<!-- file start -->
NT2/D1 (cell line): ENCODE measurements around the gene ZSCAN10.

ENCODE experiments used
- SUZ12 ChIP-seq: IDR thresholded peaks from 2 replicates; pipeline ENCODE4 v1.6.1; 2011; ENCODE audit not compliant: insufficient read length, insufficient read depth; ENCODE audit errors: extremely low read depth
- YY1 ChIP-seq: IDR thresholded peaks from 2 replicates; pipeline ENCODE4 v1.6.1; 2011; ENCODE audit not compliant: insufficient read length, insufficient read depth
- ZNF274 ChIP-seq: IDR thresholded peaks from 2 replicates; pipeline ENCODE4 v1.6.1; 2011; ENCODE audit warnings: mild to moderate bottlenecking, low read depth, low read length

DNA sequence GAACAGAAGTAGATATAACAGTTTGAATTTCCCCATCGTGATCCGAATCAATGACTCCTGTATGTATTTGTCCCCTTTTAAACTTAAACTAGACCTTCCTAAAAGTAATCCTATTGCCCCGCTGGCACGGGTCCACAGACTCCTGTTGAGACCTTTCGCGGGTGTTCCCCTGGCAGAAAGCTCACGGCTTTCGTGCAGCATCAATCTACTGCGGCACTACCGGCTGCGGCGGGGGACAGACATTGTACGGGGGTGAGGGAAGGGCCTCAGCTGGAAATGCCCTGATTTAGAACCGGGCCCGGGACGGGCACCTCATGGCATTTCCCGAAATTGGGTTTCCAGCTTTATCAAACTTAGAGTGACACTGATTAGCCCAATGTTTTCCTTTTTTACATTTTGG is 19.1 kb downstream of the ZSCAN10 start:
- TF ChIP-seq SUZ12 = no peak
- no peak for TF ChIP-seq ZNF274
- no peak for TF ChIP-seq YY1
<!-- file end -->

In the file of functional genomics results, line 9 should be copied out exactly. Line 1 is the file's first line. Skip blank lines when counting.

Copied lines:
- no peak for TF ChIP-seq YY1